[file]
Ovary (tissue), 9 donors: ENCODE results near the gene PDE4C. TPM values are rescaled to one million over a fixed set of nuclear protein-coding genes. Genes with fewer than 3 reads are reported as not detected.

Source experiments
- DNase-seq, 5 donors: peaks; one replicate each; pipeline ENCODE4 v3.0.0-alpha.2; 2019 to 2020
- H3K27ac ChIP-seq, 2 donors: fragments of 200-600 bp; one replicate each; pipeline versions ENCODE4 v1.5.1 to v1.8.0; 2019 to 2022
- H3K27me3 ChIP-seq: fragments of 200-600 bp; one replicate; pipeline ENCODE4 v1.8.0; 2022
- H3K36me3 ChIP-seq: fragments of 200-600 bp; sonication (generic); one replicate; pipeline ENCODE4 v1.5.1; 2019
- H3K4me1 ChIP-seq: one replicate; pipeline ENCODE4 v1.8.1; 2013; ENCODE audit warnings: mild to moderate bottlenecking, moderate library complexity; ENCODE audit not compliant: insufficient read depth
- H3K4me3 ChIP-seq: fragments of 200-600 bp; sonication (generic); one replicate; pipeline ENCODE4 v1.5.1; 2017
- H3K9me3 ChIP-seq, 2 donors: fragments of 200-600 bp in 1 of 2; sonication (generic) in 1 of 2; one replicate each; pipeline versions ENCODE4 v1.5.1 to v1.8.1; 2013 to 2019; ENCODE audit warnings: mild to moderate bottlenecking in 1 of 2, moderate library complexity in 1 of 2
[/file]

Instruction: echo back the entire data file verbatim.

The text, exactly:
Ovary (tissue), 9 donors: ENCODE results near the gene PDE4C. TPM values are rescaled to one million over a fixed set of nuclear protein-coding genes. Genes with fewer than 3 reads are reported as not detected.

Source experiments
- DNase-seq, 5 donors: peaks; one replicate each; pipeline ENCODE4 v3.0.0-alpha.2; 2019 to 2020
- H3K27ac ChIP-seq, 2 donors: fragments of 200-600 bp; one replicate each; pipeline versions ENCODE4 v1.5.1 to v1.8.0; 2019 to 2022
- H3K27me3 ChIP-seq: fragments of 200-600 bp; one replicate; pipeline ENCODE4 v1.8.0; 2022
- H3K36me3 ChIP-seq: fragments of 200-600 bp; sonication (generic); one replicate; pipeline ENCODE4 v1.5.1; 2019
- H3K4me1 ChIP-seq: one replicate; pipeline ENCODE4 v1.8.1; 2013; ENCODE audit warnings: mild to moderate bottlenecking, moderate library complexity; ENCODE audit not compliant: insufficient read depth
- H3K4me3 ChIP-seq: fragments of 200-600 bp; sonication (generic); one replicate; pipeline ENCODE4 v1.5.1; 2017
- H3K9me3 ChIP-seq, 2 donors: fragments of 200-600 bp in 1 of 2; sonication (generic) in 1 of 2; one replicate each; pipeline versions ENCODE4 v1.5.1 to v1.8.1; 2013 to 2019; ENCODE audit warnings: mild to moderate bottlenecking in 1 of 2, moderate library complexity in 1 of 2